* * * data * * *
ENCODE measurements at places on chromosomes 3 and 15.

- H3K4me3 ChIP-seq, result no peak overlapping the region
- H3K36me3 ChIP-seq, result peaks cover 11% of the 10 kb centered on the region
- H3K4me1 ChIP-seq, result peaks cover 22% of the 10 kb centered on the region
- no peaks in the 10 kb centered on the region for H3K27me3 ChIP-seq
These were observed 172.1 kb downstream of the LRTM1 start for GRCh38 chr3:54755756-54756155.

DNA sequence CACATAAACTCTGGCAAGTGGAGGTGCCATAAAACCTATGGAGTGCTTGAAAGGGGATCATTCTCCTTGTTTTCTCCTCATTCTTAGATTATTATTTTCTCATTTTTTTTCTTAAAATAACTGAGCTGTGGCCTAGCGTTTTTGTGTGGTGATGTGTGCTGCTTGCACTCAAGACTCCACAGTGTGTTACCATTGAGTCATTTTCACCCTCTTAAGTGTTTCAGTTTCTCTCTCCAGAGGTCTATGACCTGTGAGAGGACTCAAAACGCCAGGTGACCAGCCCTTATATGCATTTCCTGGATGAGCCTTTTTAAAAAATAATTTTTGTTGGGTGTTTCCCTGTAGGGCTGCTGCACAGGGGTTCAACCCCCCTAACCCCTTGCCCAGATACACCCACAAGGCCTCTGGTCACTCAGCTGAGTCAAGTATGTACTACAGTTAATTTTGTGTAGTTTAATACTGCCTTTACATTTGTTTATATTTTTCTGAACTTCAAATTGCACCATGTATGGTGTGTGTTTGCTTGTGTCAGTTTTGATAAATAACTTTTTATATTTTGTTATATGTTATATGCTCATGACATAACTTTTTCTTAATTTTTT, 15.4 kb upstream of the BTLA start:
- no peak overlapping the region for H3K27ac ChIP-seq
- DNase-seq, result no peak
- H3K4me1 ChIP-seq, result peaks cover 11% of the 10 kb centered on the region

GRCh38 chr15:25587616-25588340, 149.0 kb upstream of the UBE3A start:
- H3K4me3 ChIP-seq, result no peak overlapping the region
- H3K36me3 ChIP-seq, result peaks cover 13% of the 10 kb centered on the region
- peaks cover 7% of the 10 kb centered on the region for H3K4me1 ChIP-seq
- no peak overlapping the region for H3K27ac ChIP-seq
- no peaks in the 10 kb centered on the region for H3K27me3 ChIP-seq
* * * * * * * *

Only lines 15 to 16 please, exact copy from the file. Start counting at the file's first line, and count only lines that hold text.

- no peak overlapping the region for H3K27ac ChIP-seq
- no peaks in the 10 kb centered on the region for H3K27me3 ChIP-seq